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Off the Grid Myth-Busting

Updated on August 16, 2014

The Truth About Off the Grid Living

What first comes to mind when you think about living off the grid? Do you envision a peaceful and comfortable life in a beautiful environment, or do you imagine a remote setting with more than its share of isolation and hardship? What is truth and what is myth when it comes to these conflicting views of an off the grid way of life?

I'm here to debunk many of the myths that exist with regard to living this type of green lifestyle. Here's the truth, as I know it from experience, about living off the grid. Let's go bust some myths!

Photo Credit: ©RoJo Images

The Ultimate In Off Grid Living

I just finished reading about the Stone Camp last night and I have to tell you it has opened up my eyes to so many more possibilities. Ted Carns has truly pushed the envelope when it comes to off grid living. Over the past 35 years, Carns has created a zero waste lifestyle that has truly redefined sustainability.

Off On Our Own: Living Off-Grid in Comfortable Independence: One Couple's ""Learn as We Go"" Journey to Self-Reliance
Off On Our Own: Living Off-Grid in Comfortable Independence: One Couple's ""Learn as We Go"" Journey to Self-Reliance

If you are a think outside the box person, you will love the solutions and systems that Ted Carns has invented for nearly every aspect of green living. Give Carns a box of cast off parts and he will come up with a methane digester, a new way of purifying water, or a propane refrigerator conversion. There are no limits to his creativity and engineering genius.

This book will take anyone who lives off grid, or dreams of doing so, to new places in terms of going far beyond the norm (way beyond the gridlock of unimaginative living). As a result of reading this account of life at the Stone Camp, I am inspired to take my off grid living to a much deeper level.


Photo Credit: ©RoJo Images - Licensed For Use

#1: Off the grid living means a life of isolation.

Truth or Myth?

Isolation is a myth.

Not everyone who resides off the grid lives like a hermit. Granted, some individuals enjoy a great deal of solitude. Off the grid does not necessarily equate with a remote location far from neighbors, family, friends, and conveniences.

Some "off-the-gridders" actually live close to what others think of as civilization. They may dwell outside of the city limits, but still live close to stores, services, places of employment, and other people.

This myth may have gotten started because many off the grid dwellers choose to live away from the hustle and bustle of urban centers. Also, strict zoning laws are likely to encourage some families to seek rural locations that have fewer restrictions. Remote land can often be more cost-affordable and more amenable to building the types of homes preferred by those seeking a natural lifestyle.

I can think of the example of straw bale construction. One reason I moved to this location in Colorado is that I may build a straw bale casita or cabin. This is a good climate for it and the zoning laws allow this type of construction. Wide variations exist regionally when it comes to building green or earth-friendly abodes. That is a huge consideration when choosing where to live your off the grid life.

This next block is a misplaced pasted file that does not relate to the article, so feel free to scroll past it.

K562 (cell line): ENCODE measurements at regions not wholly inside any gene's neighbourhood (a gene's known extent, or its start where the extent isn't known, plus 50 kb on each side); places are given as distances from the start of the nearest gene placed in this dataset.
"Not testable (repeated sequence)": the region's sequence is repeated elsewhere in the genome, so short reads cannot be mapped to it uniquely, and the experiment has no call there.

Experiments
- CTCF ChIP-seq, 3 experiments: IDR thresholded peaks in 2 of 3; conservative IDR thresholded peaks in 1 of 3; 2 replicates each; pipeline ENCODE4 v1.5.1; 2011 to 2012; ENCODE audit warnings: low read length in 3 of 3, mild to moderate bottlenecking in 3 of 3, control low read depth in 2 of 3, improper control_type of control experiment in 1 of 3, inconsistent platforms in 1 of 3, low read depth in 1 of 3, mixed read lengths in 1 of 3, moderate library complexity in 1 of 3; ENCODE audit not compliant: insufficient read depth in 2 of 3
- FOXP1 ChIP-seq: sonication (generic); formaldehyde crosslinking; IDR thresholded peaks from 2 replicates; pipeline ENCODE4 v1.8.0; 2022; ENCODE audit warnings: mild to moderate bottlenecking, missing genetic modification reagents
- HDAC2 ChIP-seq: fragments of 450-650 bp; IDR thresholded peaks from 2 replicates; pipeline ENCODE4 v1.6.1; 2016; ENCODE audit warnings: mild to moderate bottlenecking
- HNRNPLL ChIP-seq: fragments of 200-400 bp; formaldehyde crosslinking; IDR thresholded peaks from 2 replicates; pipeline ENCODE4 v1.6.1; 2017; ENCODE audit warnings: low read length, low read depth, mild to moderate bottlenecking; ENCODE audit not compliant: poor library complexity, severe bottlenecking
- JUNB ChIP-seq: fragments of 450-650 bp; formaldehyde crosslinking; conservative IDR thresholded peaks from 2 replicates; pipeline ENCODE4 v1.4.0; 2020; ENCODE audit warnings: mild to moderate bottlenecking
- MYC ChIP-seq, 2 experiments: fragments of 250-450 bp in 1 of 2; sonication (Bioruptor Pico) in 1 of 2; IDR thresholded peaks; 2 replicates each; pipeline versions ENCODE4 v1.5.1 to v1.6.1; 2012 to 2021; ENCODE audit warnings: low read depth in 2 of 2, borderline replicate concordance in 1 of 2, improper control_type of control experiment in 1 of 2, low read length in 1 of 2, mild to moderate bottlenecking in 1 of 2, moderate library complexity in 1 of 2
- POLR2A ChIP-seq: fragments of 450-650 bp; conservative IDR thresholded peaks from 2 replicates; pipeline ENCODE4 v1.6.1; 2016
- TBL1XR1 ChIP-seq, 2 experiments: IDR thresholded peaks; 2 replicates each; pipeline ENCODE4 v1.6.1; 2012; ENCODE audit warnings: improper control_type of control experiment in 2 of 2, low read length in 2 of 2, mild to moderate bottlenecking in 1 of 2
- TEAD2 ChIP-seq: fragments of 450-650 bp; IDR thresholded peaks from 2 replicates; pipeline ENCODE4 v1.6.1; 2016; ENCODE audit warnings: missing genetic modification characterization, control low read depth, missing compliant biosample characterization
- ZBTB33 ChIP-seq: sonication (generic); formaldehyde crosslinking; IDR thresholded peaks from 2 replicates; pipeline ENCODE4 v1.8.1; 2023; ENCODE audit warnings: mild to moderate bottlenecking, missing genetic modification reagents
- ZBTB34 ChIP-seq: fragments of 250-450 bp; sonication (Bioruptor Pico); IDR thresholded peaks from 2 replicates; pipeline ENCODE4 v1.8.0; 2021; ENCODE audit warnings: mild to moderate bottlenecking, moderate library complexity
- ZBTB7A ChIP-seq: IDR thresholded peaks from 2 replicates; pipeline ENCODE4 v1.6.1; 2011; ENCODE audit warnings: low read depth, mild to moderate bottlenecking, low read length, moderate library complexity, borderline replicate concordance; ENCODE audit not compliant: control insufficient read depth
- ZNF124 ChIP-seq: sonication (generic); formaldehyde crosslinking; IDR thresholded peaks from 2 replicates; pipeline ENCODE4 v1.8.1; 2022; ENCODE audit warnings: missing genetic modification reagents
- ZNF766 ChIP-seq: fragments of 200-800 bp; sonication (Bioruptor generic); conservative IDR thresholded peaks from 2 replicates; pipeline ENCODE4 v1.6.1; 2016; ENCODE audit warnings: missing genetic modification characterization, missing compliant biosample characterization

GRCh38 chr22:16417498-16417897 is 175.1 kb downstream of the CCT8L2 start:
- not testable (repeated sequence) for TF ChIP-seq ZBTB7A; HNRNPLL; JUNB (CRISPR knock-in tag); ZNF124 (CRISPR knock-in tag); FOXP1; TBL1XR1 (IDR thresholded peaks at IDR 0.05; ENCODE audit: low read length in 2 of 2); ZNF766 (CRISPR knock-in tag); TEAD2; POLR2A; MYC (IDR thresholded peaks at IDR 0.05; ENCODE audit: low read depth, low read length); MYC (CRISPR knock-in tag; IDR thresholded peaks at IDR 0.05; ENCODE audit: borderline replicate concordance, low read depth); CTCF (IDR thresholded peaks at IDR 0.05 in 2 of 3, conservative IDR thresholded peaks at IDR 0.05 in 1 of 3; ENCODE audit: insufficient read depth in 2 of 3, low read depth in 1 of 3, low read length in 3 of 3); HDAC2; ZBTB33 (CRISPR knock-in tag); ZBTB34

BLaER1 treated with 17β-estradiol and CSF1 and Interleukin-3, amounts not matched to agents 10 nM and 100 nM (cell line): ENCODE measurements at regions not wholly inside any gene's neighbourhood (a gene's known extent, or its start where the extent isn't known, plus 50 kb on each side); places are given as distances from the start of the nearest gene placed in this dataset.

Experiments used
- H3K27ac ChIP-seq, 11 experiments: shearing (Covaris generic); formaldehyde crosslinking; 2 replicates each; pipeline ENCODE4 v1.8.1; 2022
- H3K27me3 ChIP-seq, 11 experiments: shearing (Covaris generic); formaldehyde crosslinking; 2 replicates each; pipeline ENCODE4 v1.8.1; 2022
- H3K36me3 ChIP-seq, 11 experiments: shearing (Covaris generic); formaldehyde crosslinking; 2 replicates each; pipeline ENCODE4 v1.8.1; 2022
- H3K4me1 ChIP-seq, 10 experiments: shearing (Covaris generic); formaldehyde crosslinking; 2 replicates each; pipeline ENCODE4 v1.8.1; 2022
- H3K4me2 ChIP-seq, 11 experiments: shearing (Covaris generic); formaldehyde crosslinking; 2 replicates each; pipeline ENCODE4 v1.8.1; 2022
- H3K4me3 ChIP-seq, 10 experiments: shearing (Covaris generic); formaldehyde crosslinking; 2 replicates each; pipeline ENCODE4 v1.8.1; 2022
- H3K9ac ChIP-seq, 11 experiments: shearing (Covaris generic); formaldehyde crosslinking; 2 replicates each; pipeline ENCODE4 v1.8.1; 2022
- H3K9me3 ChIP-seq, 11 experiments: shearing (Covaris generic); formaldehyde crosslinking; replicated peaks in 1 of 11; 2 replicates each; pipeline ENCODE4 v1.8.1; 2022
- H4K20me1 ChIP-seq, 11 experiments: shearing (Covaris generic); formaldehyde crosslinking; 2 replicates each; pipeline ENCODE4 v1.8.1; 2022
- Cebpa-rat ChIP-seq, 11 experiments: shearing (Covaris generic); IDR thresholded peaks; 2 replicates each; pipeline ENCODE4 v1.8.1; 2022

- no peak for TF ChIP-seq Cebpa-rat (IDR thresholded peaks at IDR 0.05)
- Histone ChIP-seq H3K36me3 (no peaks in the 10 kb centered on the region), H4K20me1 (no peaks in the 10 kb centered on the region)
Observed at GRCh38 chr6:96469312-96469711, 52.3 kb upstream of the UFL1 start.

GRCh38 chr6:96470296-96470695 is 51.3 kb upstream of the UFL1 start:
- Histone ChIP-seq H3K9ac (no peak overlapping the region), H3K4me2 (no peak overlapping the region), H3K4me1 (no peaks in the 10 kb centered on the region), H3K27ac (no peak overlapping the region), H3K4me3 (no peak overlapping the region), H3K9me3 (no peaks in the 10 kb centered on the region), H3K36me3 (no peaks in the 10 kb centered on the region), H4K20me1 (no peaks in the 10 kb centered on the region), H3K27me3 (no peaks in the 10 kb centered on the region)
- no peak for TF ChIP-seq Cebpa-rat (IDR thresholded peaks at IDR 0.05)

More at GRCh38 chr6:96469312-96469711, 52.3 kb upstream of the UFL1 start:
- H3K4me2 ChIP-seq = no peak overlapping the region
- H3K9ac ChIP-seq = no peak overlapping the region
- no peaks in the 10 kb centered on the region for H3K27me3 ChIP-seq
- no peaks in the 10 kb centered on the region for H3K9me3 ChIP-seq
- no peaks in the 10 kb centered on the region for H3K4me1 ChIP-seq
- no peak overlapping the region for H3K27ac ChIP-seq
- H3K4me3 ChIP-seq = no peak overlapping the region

#2: Living off the grid means doing without.

Truth or Myth?

Deprivation is a myth.

If you take the term off the grid literally, the one thing you will have to do without is being connected to the power grid. And you know what that means: You will have to do without those dreaded utility bills.

Does that mean you have to go without electricity? No. There are many ways to generate power when living unplugged from the grid. Do you have to give up appliances? No. However, if you utilize solar energy, like I do, there are adjustments to be made. For instance, appliances that draw lots of amps do not work well with smaller solar power systems. Specifically? Toaster ovens, electric clothes dryers, some electric hair dryers, some power tools, and machines with certain types of heat elements (for example: espresso machines, electric woks, electric space heaters, etc.).

What is the impact? You adapt. I still make toast. I still stir-fry food. I still dry my clothes. I haven't given up good coffee. I use my power tools when necessary. And, I still have a space heater. The adaptations? Whenever possible I dry my clothing out on a clothes line. My laundry has never smelled fresher. I purchase energy-efficient appliances that draw less power. I use propane gas appliances when it is more feasible (like my stove and wall furnace). Finally, when absolutely necessary, I run my back-up generator so that I can use those tools and appliances that need an extra power boost.

Did I give up indoor plumbing? No. My off the grid cabin has running water and an indoor bathroom. Did I give up air conditioning? Yes. I don't need it here in the mountains. I really cannot think of one thing I need that I do not have. All in all, if you are living off the grid and lacking in something, it may have been a personal choice to do without that amenity.

#3: An off the grid lifestyle is only for the young.

Truth or Myth?

The requirement to be young is a myth.

I am amazed at how often I hear the comment: I'm too old to live off the grid. I should have done it when I was young.